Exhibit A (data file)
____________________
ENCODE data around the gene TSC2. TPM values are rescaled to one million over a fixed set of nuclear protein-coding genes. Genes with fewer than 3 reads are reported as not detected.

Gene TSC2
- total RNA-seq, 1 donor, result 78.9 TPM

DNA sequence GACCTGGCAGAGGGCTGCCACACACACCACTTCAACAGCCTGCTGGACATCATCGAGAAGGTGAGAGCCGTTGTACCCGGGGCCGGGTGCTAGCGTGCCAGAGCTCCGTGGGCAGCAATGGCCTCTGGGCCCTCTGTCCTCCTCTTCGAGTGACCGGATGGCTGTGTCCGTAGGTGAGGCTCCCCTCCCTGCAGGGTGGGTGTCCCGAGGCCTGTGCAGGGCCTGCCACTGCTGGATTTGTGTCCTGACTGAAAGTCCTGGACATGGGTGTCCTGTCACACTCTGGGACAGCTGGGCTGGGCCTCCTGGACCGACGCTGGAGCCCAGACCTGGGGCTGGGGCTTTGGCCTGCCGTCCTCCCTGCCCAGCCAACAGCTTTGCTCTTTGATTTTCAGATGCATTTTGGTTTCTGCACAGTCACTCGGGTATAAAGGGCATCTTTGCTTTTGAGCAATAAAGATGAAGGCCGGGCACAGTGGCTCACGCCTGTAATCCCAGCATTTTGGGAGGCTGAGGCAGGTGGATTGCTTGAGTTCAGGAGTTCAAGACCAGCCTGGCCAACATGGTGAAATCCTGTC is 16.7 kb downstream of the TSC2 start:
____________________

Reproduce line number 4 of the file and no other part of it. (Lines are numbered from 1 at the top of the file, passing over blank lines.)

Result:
DNA sequence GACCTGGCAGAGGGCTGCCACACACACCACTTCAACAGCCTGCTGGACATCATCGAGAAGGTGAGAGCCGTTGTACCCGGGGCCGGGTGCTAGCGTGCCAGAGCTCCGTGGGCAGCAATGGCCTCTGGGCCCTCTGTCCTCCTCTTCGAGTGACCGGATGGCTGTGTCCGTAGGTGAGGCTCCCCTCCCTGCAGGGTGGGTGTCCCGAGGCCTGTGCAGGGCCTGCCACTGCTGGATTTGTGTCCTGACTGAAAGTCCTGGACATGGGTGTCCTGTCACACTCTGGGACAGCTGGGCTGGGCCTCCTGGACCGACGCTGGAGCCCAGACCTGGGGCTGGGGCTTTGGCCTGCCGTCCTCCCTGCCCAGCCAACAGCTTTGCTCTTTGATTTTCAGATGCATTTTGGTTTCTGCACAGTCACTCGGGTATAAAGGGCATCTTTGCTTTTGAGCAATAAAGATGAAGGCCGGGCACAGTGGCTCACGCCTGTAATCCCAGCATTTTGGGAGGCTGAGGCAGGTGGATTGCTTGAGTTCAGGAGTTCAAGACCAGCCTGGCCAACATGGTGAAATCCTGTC is 16.7 kb downstream of the TSC2 start: